View from the Pew
Lent is really for receiving, says minister
Giving up candy was a popular but difficult Lenten discipline as a child. Countless adults still don't get beyond abstaining from a treat as their rite of preparation for the greatest celebration of Christianity at Easter.
Preparing for Lent
Don Postema will present paths toward a spiritual observance of Lent in lectures and Taize meditational prayer services at two Honolulu churches next month. All events are free and open to the public.
"Space for God During Lent" is the theme of three sessions in the Phifer Memorial Lecture Series at First Presbyterian Church, 1822 Keeaumoku St.
» March 6 at 7 p.m., his topic will be "Does God Have Adult Friends?"
» March 7 at 7 p.m., he will explore art and spirituality in "Looking at God Through the Eyes of Vincent van Gogh."
» March 8 at 7 p.m., a Taize worship service will feature music, readings and meditation prayers.
Postema will speak at St. Andrew's Cathedral, Queen Emma Square, in the Peggy Kai Lenten Series.
» March 15 at noon, his talk aimed at working people is an "Invitation to an Out-of-the-Office Experience: Paying Attention to the Divine in Ordinary Life."
» March 15 at 7:30 p.m., the Taize service will be preceded by an introduction about the Taize ecumenical religious community in France.
Don Postema believes Lent is more about receiving than giving up. It is not a "time for belt-tightening discipline, giving up chocolate or pizza, but giving up what's in the way of our relationship, our resistance to the one who loves us.
"To me, Lent is a time when it is better to receive than to give. Christianity begins with us being receptive to God the giver," said Postema, who travels internationally to speak and lead retreats in spiritual formation.
He will speak at two Honolulu churches next month on the material in his books "Space for God" and "Catch Your Breath: God's Invitation to Sabbath Rest." His talks March 6 and 7 at First Presbyterian Church of Honolulu and March 15 at St. Andrew's Cathedral will be free and open to the public.
"Being a child of God is nice. Being an adult friend of God is more challenging, more affirming. I think God would like people to grow up and act like adults," said Postema, an ordained minister in the Christian Reformed Church. He retired as lecturer in religion and Campus Chapel pastor after 34 years at the University of Michigan. His graduate studies in several universities included study at Yale Divinity School with the late Henri Nouwen, author of numerous books on spirituality.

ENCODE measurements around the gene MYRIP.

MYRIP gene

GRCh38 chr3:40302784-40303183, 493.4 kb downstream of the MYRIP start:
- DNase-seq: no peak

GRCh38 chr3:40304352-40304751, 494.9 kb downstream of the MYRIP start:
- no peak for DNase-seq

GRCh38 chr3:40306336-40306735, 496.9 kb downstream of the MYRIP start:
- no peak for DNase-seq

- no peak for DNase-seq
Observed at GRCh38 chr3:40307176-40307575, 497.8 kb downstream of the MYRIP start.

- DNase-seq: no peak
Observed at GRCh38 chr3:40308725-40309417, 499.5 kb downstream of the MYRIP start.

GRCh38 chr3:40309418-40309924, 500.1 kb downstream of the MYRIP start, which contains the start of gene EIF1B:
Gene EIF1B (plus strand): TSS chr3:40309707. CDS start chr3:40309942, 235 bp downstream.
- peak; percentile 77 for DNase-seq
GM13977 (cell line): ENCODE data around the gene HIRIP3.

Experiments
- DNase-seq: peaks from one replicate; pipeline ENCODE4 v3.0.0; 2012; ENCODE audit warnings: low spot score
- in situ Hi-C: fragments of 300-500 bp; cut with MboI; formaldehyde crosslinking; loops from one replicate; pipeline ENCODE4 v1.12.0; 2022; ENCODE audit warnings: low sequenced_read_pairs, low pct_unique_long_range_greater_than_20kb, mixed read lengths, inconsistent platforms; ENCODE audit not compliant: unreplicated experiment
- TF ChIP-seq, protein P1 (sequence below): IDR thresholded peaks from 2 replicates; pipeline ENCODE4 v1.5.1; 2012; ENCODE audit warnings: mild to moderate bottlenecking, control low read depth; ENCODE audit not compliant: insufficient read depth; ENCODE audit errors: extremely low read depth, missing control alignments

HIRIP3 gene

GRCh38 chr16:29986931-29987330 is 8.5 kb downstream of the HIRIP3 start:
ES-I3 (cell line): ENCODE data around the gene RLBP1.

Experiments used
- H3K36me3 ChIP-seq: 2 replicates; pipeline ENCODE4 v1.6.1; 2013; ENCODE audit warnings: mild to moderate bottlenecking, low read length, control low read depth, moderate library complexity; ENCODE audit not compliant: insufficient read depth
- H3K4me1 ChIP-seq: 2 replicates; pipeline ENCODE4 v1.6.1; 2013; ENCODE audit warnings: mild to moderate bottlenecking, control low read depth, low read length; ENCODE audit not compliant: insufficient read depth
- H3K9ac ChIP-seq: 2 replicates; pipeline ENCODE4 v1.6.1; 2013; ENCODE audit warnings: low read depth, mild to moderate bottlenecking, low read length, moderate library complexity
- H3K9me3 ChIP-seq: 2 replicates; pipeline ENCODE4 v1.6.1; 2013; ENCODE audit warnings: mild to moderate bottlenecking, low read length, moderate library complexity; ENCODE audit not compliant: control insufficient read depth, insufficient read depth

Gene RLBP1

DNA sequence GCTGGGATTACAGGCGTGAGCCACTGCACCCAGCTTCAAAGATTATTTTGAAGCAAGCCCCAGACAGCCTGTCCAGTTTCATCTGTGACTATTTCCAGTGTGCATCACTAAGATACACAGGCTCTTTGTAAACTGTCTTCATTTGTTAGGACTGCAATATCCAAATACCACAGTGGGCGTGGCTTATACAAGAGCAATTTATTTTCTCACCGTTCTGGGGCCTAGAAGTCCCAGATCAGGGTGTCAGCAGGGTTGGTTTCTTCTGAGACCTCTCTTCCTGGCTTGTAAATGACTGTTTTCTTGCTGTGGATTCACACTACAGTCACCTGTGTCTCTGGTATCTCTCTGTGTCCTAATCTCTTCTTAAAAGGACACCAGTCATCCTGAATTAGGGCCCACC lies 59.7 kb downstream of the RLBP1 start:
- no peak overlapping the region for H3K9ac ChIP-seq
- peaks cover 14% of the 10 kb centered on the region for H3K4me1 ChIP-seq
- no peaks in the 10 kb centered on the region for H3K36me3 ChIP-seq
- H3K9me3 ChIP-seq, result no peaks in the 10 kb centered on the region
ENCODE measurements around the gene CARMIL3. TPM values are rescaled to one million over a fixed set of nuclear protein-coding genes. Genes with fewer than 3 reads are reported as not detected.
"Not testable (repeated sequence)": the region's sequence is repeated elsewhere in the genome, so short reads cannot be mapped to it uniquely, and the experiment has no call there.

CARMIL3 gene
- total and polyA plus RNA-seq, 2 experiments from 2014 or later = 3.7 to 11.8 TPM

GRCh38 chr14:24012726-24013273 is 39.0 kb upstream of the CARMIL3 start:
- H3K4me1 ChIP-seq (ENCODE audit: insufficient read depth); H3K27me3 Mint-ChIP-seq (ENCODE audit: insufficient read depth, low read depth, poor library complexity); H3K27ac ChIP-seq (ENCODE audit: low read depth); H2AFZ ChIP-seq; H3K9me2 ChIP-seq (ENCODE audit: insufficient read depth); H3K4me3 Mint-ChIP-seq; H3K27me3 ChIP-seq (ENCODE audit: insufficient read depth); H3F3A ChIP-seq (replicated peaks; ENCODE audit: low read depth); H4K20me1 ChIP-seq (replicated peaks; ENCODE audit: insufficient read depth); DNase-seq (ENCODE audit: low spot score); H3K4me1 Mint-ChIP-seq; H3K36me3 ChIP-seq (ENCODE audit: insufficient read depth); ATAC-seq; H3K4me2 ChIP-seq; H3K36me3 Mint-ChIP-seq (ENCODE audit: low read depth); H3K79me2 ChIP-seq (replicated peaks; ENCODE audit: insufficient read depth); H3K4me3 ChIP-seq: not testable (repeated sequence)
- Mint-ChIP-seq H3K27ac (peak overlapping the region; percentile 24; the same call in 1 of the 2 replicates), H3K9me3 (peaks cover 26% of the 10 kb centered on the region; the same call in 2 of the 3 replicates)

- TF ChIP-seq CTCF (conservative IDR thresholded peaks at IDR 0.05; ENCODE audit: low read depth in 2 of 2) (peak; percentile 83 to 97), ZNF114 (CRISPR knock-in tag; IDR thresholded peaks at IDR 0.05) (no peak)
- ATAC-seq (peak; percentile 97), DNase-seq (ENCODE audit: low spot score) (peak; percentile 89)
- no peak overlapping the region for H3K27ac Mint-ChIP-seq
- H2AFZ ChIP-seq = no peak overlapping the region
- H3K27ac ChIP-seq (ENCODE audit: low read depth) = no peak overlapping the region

"How do adult friends act with each other? To keep a friendship going, you have to spend some time with your friend," said Postema in a Wednesday interview. "I think God would love it if people would just hang out with him. Prayer is staying in touch with our divine friend.
"Jesus said, 'I don't call you servants, but friends.'"
It is a friendship that should be cultivated all the time, he said, but a season like Lent, in which Christians prepare to celebrate Christ's resurrection, provides a focus. "Our lives are out of focus a whole lot of the time. What we are really aching for is being really present with God."
The retreat master does not recommend waiting for a weekend escape to devote time to prayer and meditation. "I invite people not to step aside from your life, but live a God-conscious life in the middle of everything."
He said, "The idea of Sabbath -- it's not only a day to take off to refocus. I ask, how many Sabbaths do you need in a day? We need time to refresh ourselves.
"I encouraged people to just sit," said Postema, who leads retreatants through focusing exercises. "Have a phrase, such as 'I belong to you, oh God,' and just say that phrase over and over again." When distracting thoughts or worries invade the thought track, don't get hung up on those mental detours, but say, "That belongs to you, Oh God" and move on.
"If I were to summarize spiritual life, it would be two words: pay attention," he said. "During Lent, in order to pay attention, we need to get out of the way of what interferes with our being in the presence of God."
Don't be a hermit, either, he said. "Communal worship helps as much as private meditation. Christianity is a communal religion. You have all the other people who are part of the family."
People today borrow meditation practices from Buddhism and other Eastern religions. "One of the reasons I wrote my books was to say, we have this in our own tradition," the minister said.
Postema will lead Taize worship services of prayers around a cross. He has studied with the ecumenical religious community of Taize, France, where the meditative form was created.